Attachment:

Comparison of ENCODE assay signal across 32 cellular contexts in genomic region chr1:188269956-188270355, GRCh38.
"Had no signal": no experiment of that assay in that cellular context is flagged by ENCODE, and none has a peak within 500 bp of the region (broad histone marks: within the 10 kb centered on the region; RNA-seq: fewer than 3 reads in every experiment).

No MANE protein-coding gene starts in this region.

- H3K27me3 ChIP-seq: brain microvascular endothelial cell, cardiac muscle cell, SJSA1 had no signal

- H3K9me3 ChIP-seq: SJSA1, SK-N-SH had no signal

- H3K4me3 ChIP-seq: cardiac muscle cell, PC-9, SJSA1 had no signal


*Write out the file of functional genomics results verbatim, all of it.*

Comparison of ENCODE assay signal across 32 cellular contexts in genomic region chr1:188269956-188270355, GRCh38.
"Had no signal": no experiment of that assay in that cellular context is flagged by ENCODE, and none has a peak within 500 bp of the region (broad histone marks: within the 10 kb centered on the region; RNA-seq: fewer than 3 reads in every experiment).

No MANE protein-coding gene starts in this region.

- H3K27me3 ChIP-seq: brain microvascular endothelial cell, cardiac muscle cell, SJSA1 had no signal

- H3K9me3 ChIP-seq: SJSA1, SK-N-SH had no signal

- H3K4me3 ChIP-seq: cardiac muscle cell, PC-9, SJSA1 had no signal